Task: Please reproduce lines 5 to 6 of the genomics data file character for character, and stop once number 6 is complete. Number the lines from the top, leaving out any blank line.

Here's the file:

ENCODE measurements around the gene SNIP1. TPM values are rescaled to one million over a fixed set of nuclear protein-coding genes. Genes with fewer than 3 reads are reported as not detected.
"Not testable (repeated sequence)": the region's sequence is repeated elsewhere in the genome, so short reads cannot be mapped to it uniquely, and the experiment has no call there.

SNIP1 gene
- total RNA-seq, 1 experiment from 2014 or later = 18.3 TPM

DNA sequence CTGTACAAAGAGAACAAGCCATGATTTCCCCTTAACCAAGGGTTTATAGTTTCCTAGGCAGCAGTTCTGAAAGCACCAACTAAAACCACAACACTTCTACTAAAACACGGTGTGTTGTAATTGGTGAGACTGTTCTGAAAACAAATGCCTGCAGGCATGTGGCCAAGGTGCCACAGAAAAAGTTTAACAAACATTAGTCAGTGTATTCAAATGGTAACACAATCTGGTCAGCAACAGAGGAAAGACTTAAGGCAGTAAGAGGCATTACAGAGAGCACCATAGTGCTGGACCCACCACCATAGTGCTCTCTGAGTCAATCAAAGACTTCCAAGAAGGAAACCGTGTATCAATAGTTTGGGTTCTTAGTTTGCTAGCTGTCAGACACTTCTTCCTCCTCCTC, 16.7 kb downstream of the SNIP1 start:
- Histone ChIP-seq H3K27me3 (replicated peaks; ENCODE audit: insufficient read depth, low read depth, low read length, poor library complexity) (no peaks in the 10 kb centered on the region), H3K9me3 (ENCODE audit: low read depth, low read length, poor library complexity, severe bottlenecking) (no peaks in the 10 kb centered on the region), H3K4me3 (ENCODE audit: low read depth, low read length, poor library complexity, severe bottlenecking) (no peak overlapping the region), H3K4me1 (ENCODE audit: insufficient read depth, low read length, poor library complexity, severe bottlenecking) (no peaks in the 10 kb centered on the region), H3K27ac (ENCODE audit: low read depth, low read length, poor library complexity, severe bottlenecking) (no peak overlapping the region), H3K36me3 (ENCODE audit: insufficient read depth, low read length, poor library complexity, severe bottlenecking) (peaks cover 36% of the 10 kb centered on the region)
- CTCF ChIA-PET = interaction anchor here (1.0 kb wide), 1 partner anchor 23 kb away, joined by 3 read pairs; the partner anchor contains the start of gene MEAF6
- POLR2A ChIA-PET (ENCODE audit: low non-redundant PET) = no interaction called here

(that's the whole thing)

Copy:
DNA sequence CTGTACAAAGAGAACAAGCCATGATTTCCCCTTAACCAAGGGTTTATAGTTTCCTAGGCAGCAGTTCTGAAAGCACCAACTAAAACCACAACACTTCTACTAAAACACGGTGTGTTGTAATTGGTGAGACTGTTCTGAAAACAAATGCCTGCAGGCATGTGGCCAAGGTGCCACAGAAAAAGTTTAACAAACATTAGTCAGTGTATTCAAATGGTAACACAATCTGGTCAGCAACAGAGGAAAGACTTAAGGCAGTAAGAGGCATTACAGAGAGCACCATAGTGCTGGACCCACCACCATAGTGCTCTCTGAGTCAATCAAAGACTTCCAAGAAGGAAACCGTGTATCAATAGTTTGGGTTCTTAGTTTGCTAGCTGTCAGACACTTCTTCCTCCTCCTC, 16.7 kb downstream of the SNIP1 start:
- Histone ChIP-seq H3K27me3 (replicated peaks; ENCODE audit: insufficient read depth, low read depth, low read length, poor library complexity) (no peaks in the 10 kb centered on the region), H3K9me3 (ENCODE audit: low read depth, low read length, poor library complexity, severe bottlenecking) (no peaks in the 10 kb centered on the region), H3K4me3 (ENCODE audit: low read depth, low read length, poor library complexity, severe bottlenecking) (no peak overlapping the region), H3K4me1 (ENCODE audit: insufficient read depth, low read length, poor library complexity, severe bottlenecking) (no peaks in the 10 kb centered on the region), H3K27ac (ENCODE audit: low read depth, low read length, poor library complexity, severe bottlenecking) (no peak overlapping the region), H3K36me3 (ENCODE audit: insufficient read depth, low read length, poor library complexity, severe bottlenecking) (peaks cover 36% of the 10 kb centered on the region)